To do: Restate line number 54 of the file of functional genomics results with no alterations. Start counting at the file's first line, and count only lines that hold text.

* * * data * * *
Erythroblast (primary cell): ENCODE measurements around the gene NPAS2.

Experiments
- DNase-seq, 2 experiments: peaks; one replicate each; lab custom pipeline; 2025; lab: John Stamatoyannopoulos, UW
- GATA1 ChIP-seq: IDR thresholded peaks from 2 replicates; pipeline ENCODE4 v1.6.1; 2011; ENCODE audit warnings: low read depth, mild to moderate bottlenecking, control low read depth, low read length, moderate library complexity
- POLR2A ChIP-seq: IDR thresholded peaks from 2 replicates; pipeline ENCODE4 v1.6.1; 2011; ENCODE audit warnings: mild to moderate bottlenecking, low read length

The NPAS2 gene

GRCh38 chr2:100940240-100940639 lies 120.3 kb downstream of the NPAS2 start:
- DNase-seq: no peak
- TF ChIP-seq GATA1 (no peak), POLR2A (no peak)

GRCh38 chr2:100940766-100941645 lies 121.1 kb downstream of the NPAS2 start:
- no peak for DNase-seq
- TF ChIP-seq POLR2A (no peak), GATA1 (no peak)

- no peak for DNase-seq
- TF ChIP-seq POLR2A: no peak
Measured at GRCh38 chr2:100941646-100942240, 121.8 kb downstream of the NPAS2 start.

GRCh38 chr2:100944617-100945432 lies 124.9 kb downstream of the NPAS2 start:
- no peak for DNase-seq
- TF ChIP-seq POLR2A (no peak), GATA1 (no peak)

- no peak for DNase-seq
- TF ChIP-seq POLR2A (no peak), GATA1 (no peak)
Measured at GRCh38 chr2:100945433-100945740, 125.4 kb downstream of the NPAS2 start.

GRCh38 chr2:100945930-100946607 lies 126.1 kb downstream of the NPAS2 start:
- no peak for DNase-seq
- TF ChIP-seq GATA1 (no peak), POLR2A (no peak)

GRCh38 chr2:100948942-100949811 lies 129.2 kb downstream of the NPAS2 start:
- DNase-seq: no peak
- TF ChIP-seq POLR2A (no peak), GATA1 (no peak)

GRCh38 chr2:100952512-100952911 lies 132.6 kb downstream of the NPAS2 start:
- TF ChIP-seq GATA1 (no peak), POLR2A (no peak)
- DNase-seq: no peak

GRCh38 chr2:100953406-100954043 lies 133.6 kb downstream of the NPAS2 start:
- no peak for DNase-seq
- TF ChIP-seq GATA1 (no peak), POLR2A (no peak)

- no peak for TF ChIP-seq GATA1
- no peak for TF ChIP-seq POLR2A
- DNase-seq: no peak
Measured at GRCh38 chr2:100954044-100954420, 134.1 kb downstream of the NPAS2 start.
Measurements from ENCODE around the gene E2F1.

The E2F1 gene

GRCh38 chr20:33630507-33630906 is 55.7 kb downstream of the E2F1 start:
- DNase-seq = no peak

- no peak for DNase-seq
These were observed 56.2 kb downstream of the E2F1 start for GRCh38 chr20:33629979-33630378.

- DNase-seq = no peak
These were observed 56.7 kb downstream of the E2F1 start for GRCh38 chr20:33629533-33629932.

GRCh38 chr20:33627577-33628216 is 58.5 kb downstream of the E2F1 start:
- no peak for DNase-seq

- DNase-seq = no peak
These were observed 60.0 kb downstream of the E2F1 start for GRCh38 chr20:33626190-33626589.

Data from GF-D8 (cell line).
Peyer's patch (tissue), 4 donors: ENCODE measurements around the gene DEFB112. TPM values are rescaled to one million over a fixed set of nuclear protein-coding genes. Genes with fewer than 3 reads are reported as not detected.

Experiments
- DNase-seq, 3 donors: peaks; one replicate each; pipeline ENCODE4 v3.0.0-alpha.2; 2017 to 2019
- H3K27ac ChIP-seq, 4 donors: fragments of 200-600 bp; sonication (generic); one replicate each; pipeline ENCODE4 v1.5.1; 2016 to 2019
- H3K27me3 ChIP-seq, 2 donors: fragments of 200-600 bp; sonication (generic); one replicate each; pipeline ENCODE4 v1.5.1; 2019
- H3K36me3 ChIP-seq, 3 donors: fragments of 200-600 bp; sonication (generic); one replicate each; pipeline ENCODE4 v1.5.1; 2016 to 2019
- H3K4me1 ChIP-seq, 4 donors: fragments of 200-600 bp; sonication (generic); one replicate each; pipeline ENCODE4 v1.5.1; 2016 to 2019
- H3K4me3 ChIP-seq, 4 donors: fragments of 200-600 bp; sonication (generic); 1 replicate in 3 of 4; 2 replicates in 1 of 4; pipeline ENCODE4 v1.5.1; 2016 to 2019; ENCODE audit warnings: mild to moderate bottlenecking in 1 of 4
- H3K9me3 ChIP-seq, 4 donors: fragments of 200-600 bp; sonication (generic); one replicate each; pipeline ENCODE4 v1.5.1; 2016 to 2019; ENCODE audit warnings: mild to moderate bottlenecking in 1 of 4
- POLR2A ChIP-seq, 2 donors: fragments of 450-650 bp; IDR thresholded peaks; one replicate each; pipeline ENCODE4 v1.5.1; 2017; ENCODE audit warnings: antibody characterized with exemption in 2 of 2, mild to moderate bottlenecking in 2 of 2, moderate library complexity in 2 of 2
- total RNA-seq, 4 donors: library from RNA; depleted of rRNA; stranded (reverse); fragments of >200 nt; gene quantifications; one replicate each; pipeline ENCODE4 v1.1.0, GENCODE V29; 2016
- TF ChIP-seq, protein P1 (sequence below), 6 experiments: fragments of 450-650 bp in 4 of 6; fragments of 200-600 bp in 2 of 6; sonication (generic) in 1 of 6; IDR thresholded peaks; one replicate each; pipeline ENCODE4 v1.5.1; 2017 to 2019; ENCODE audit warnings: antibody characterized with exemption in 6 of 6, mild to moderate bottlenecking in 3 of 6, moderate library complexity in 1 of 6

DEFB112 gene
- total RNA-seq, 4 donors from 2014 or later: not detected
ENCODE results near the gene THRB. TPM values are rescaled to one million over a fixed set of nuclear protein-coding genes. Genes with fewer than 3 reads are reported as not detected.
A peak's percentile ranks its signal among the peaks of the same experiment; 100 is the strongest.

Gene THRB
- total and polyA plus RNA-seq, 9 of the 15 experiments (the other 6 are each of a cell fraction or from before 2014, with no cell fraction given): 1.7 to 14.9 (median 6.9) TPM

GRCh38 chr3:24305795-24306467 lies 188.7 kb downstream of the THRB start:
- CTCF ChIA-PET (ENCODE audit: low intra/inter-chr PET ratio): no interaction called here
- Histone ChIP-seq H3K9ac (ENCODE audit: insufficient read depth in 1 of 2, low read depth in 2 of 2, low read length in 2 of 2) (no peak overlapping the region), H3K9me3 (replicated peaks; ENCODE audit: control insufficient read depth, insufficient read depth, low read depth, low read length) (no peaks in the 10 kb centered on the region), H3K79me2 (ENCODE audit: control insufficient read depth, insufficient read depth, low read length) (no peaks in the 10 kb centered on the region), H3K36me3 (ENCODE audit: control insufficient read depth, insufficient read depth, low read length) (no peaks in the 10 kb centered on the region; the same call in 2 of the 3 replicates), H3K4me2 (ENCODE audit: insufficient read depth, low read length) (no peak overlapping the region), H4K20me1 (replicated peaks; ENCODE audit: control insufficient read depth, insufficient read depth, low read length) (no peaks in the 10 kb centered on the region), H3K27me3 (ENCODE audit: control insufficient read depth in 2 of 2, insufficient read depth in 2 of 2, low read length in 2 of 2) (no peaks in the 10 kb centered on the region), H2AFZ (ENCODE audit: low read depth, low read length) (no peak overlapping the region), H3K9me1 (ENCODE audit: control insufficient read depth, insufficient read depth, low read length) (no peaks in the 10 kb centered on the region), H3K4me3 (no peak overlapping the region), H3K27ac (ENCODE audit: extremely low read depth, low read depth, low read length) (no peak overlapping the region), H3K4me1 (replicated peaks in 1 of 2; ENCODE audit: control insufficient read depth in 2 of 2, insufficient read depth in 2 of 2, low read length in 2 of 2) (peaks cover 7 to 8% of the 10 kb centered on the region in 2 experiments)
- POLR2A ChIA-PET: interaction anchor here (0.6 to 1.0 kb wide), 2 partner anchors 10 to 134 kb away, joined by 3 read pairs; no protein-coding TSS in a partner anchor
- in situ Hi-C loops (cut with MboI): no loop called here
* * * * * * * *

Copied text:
- H3K27ac ChIP-seq, 4 donors: fragments of 200-600 bp; sonication (generic); one replicate each; pipeline ENCODE4 v1.5.1; 2016 to 2019